Monday: Weekend deadlock over taxes to continue in Senate

The two sides are still meeting, which indicates there is hope they can reach an agreement by Aug. 2 (although a short-term debt-ceiling extension becomes more likely with every passing day). However, the Republican objection to new taxes makes it far more likely that the parties will reach a deal to shrink the deficit by something less than $4 trillion, and do so without a tax revenue component.

The Senate vote today will likely reflect the split between the parties — Senate Republicans supported a motion to take up S. 1323 last week, but did so with the expectation of voting against it at some point, to show their opposition to tax hikes. If Republicans decide to shoot down the proposal today, they can easily sink it with 47 "no" votes, since the bill needs 60 votes for cloture.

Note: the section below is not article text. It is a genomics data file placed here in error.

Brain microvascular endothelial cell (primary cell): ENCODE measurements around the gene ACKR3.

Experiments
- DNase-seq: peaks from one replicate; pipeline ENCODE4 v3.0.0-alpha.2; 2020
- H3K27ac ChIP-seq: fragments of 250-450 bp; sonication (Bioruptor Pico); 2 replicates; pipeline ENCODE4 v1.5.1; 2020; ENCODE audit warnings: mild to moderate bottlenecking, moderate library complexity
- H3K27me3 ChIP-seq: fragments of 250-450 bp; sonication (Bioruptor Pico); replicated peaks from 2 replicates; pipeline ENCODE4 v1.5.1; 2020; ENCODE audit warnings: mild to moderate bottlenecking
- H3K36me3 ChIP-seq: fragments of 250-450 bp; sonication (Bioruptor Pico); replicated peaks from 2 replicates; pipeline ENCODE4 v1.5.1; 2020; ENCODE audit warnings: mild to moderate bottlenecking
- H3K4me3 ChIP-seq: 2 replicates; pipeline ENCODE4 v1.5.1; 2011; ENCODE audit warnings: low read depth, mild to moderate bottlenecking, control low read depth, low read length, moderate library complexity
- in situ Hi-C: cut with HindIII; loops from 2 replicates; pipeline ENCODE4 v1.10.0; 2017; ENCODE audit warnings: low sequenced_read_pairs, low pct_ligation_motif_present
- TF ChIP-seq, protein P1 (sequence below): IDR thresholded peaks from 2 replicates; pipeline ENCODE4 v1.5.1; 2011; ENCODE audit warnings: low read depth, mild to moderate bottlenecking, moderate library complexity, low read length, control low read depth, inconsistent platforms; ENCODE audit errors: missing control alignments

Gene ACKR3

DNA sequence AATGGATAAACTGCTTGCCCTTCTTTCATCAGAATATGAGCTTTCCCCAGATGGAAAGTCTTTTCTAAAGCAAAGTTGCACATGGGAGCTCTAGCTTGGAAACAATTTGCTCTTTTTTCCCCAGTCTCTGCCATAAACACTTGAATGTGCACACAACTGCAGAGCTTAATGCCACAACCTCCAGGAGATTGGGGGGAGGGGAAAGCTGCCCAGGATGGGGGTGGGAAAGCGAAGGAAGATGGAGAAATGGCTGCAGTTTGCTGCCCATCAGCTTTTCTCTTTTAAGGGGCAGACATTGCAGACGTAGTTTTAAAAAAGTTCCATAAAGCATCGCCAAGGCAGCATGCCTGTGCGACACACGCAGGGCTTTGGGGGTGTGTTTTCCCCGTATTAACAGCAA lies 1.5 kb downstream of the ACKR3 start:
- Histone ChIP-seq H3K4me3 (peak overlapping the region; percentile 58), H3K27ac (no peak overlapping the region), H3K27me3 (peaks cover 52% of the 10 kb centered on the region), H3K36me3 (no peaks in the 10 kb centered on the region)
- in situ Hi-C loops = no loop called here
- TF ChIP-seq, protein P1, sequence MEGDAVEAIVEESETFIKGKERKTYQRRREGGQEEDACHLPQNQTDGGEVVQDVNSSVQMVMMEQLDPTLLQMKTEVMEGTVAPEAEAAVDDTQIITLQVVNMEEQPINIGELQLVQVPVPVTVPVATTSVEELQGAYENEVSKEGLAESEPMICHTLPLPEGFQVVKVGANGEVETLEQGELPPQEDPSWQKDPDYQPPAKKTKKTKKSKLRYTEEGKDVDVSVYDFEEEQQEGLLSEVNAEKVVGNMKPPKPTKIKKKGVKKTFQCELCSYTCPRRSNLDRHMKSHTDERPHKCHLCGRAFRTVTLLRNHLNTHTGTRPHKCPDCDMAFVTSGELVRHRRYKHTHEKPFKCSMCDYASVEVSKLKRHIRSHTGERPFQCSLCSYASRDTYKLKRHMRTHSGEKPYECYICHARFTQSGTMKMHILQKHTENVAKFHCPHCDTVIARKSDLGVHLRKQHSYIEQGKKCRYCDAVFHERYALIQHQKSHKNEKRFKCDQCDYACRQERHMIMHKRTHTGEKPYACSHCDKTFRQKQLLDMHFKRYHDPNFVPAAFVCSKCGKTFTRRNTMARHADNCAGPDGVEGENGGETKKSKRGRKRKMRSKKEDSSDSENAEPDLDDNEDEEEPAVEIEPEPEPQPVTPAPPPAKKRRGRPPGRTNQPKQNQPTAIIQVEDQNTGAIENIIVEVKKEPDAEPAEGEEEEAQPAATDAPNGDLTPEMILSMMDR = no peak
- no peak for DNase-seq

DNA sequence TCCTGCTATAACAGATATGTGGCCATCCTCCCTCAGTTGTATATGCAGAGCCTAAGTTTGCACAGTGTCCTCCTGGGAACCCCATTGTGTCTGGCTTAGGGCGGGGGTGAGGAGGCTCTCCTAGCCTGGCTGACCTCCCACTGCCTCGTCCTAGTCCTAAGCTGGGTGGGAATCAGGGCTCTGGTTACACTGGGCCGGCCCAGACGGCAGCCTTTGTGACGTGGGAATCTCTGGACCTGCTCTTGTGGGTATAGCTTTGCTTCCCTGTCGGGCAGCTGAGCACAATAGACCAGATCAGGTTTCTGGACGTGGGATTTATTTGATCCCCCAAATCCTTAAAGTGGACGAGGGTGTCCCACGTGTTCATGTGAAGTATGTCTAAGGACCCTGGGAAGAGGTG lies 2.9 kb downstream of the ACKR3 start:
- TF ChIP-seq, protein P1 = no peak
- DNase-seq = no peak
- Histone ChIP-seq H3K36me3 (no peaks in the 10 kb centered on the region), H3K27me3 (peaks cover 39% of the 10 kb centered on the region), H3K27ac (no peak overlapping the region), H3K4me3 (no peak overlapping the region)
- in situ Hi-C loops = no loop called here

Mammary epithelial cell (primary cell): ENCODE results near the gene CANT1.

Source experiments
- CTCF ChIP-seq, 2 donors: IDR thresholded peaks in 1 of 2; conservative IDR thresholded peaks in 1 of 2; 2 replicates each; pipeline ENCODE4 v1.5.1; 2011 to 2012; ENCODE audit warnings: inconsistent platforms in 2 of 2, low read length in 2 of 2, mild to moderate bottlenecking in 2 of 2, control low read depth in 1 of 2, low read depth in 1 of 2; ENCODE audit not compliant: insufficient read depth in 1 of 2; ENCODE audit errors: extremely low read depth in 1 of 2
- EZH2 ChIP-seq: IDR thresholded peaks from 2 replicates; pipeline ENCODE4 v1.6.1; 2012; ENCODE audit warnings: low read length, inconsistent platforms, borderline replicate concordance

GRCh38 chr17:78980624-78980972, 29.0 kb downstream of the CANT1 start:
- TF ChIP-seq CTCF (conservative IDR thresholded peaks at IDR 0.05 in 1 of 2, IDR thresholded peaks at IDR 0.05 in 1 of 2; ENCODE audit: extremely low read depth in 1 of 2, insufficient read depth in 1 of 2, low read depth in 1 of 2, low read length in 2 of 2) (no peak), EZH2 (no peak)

The debate could also spill over into the House on Monday; members meet at noon for speeches. Then, at 2 p.m., the House will begin actual legislative work on two bills.

The first is H.R. 2354, the Energy and Water Appropriations Act. Amendments to this bill are expected today.

The House also looks at H.R. 2417, the Better Use of Light Bulbs (BULB) Act, which would eliminate federal standards on light bulbs that Republicans have mocked as a prime example of government overreach.

The BULB Act will be considered under a suspension of House rules, which means it will require support from two-thirds of voting members. This bill has the possibility of failing today: Republicans have already brought up a few suspension bills that have failed due to lack of support from Democrats.